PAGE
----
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The Agony and the Apathy

It's hard not to pity Vanderbilt. Even if you're the target of their annual upset, even if said upset knocks the wheels off your entire season, it's hard not to feel at least a little bit sad for the guys with the gold helmets.

Except if you're just apathetic toward them. Which was the general attitude at SEC Media Days. Those not apathetic and not Vandy beat writers seemed to be interested in a question no coach or player can enjoy answering: Do you ever expect to win?

Or, how do you remain optimistic after a series of soul-draining four- and five-win seasons?

"So, you know, we don't worry about what happened in the past, except to try to make ourselves better by learning from our mistakes or learning from what we see from other people," Johnson answered. "But I don't care what happened at Vanderbilt 25 years ago."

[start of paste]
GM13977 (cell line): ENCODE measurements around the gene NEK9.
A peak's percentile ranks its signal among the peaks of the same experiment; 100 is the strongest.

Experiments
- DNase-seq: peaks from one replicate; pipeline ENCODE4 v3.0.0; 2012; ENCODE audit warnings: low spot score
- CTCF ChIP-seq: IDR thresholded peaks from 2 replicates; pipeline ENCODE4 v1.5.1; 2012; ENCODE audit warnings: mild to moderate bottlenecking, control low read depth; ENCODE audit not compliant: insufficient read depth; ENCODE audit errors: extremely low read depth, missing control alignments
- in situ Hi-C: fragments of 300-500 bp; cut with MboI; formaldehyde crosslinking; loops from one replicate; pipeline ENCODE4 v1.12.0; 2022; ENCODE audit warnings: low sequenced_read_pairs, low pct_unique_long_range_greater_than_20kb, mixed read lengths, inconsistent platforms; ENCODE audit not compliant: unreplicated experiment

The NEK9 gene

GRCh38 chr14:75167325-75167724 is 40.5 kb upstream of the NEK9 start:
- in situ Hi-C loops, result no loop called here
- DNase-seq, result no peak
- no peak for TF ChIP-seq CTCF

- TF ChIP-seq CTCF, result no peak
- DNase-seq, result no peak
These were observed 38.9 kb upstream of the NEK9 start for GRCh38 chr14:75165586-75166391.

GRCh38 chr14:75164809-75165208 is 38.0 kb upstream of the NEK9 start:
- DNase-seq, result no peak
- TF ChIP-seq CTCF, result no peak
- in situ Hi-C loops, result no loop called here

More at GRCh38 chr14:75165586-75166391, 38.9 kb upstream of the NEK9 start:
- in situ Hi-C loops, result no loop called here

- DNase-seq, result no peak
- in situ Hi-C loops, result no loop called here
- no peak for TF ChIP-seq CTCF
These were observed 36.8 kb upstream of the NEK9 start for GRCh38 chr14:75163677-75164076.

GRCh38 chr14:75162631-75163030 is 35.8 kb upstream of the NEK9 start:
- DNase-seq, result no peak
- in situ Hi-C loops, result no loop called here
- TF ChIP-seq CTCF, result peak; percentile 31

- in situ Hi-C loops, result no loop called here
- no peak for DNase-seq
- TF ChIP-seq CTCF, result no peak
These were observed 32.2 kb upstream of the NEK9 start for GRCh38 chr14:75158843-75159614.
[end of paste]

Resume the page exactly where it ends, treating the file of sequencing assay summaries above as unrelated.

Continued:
You also, apparently, look for whatever signs of progress you can muster. Redshirt senior safety Reshard Langford was asked where Vanderbilt had come from in his time with the Dores and where the program was headed. He went for unit cohesion.

"I think it's come from being an offensive team and being a defensive team to being a team," he said.

Sometimes life provides needed perspective. Redshirt senior receiver George Smith, who might very well have never regained consciousness after contracting a spinal condition called "transverse myelitis," scores a minor victory every time he walks on a football field. But he still wants to win.

"I think a lot of us are getting more hungry," he said.

It's not impossible to see Vanderbilt winning six games in the future. They knocked off Georgia in 2006 and upset a South Carolina team that seemed bowl-bound in 2007. They came close to beating Florida -- in the Swamp, no less -- in 2005.

"We just have to do it week in and week out and not every other week," Smith said.

If they do, the questions at Media Days will be a lot more pleasant. And a few more people will be listening when they're given.